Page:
Flash Director Andy Muschietti Reveals the Movie Will Concern Flashpoint and He’s Attached to a Howling Series for Netflix
Andy Muschietti says he will adapt a very different version of Flashpoint in his Flash movie. He also disclosed he is rebooting The Howling at Netflix.
IT director Andy Muschietti chatted about The Flash in Hollywood this week and disclosed a key piece of info related to the story. He mentioned as well another project he has in the works.
Muschietti revealed to That Hashtag Show the plot he and writer Christina Hodson are working on involves Flashpoint. Though the saga’s been told and retold a few times already in animation and on the CW series, Muschietti said it will be a “different version of Flashpoint than you’re expecting.”
That’s the only update he offered but based on our ongoing coverage of a potential Flashpoint movie, the development of The Flash, and Warner Bros. new direction for DC Films, I imagine Muschietti helms a take that is different and also more contained.
Flashpoint relaunched the whole DC Universe into the New 52. Muschietti will probably work within certain confines that abandon the clutter of a shared universe – to the liking of WB execs – and focus on what he referred to as “a beautiful, human story” of Barry and his mom.
Of course, that means we won’t get a Flashpoint Batman in the upcoming film. While it could happen as a separate standalone feature project or HBO Max venture, it’s unlikely. Jeffrey Dean Morgan gave fans hope with his “masked comeback” post on New Year’s Eve but he already stated in 2018 the “paradox” idea is in steady-state limbo without Zack Snyder.
Howling for Netflix
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Muschietti also shared he’s finally moving on another horror project he’s wanted to do for some time: a Howling remake. Netflix is teaming up with him for a new adaptation of the cult classic based on the Gary Brandner novel.
In his story, housewife Karyn Beatty suffers a nervous breakdown and a miscarriage after a rape and a break-in. She and her husband go to the secluded California town of Drago for her recovery where they discover everybody is a werewolf.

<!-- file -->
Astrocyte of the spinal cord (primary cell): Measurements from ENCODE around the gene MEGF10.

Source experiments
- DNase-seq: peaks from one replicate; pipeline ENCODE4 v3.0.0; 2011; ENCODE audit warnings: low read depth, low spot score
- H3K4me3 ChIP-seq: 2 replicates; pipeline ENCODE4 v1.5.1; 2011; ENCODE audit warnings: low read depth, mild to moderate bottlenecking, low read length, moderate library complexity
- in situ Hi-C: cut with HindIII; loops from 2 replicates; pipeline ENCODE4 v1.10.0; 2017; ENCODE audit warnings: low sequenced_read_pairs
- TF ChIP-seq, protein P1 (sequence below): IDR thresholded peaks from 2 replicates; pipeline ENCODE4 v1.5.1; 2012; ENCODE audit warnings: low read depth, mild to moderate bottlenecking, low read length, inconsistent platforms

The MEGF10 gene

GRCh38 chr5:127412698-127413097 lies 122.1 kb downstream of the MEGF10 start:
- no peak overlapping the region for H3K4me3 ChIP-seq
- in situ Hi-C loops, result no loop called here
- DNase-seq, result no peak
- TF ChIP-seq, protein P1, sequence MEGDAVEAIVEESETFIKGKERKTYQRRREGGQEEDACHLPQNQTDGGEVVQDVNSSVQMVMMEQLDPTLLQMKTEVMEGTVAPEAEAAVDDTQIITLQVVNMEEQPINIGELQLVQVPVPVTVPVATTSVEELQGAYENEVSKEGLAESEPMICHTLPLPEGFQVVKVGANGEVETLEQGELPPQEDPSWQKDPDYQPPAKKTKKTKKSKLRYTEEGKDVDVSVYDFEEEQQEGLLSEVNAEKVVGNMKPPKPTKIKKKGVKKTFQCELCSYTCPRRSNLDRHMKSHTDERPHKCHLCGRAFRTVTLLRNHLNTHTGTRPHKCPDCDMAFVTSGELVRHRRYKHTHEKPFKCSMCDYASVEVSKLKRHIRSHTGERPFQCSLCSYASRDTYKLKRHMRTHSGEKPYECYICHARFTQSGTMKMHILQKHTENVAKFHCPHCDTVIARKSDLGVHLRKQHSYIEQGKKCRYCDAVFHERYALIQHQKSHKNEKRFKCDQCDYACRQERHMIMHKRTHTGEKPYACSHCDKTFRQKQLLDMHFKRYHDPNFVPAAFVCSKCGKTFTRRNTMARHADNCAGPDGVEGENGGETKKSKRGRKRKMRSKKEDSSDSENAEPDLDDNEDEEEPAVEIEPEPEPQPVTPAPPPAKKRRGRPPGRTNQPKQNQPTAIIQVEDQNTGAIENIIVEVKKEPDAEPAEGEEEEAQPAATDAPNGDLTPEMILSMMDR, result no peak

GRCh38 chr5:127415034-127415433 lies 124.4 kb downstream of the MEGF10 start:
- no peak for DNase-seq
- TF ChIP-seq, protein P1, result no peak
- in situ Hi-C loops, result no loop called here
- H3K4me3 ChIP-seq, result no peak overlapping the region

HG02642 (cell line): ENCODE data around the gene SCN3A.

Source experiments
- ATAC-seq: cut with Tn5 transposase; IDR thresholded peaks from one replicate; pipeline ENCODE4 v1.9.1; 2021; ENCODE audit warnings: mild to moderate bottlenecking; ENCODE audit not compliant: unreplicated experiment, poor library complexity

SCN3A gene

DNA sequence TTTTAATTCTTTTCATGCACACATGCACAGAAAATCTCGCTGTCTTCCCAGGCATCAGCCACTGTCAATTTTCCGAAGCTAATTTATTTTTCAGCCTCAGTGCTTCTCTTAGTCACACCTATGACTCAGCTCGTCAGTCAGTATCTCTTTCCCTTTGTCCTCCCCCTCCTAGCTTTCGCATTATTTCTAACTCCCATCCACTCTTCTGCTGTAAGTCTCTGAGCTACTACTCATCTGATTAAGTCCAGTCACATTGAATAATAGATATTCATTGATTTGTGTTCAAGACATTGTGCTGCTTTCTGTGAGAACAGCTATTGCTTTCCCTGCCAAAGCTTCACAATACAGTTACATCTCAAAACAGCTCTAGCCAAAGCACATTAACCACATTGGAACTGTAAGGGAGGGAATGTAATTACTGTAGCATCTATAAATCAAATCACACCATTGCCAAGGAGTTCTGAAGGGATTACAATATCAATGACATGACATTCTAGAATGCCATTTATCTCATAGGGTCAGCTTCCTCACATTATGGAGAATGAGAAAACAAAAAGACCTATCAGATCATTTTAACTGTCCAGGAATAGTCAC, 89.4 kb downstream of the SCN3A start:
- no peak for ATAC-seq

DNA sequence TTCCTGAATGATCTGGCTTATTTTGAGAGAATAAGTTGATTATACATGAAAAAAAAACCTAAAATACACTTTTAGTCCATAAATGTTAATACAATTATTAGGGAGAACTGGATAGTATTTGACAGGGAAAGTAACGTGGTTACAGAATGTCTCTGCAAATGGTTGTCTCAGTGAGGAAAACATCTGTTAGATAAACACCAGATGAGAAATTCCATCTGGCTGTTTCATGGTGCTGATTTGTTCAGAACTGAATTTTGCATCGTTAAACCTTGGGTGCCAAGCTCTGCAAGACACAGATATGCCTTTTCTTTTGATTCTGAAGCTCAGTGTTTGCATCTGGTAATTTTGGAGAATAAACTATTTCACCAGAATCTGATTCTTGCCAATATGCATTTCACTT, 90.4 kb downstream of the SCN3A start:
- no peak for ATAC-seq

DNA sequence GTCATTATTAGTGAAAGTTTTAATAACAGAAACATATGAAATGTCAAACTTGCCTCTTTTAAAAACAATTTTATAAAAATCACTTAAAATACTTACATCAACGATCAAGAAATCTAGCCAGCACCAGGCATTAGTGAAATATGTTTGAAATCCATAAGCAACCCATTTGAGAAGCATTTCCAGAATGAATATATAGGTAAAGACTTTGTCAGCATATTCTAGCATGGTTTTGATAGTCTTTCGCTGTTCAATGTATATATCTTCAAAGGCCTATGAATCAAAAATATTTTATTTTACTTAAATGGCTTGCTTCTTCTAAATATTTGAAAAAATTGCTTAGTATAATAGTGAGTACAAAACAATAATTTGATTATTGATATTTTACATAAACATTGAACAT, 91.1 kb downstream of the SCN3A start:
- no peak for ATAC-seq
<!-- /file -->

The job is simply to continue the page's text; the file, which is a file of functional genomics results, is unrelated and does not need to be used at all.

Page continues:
The 1981 film directed by Joe Dante (Gremlins) differed greatly from the book. Karen White (Dee Wallace Stone) is an LA TV reporter investigating and corresponding with serial killer Eddie Quist (Robert Picardo). She experiences flashbacks and a breakdown after Quist corners her and is apparently shot dead by police in the backroom of a porn shop.
Karen goes to The Colony, a mountainous retreat run by her psychiatrist Dr. Waggner (Patrick Macnee), to recuperate. The Colony turns out to be connected to Quist, who survived, and home to werewolves trying in vain to “tame what’s meant to be wild.”
Released in 1981, The Howling was heralded for its groundbreaking makeup effects by Rob Bottin (The Thing). It won a Saturn Award for Horror and a devoted following that considers it the greatest werewolf movie of all time. Coming out the same year as An American Werewolf in London, there is somewhat of a rivalry between the two in some circles.
Dick Miller also delivered one of his finest performances ever in the supporting role of salty book dealer Walter Paisley – somebody who doesn’t appear in the novel.
The Howling was also cursed with sequels that never lived up to the original. Sadly, the franchise’s string of bad luck and faithless adaptation languishes on to this very day. If IT 1 and 2 are an indication, Muschietti will stick more closely to the source material than Dante did.
Netflix has done well adapting popular book series and delving into the horror genre. They found success with Stranger Things, The Chilling Adventures of Sabrina, and The Haunting of Hill House which is getting a second season. The Witcher looks to be following that trend.
The Flash will zoom into theaters in July of 2022.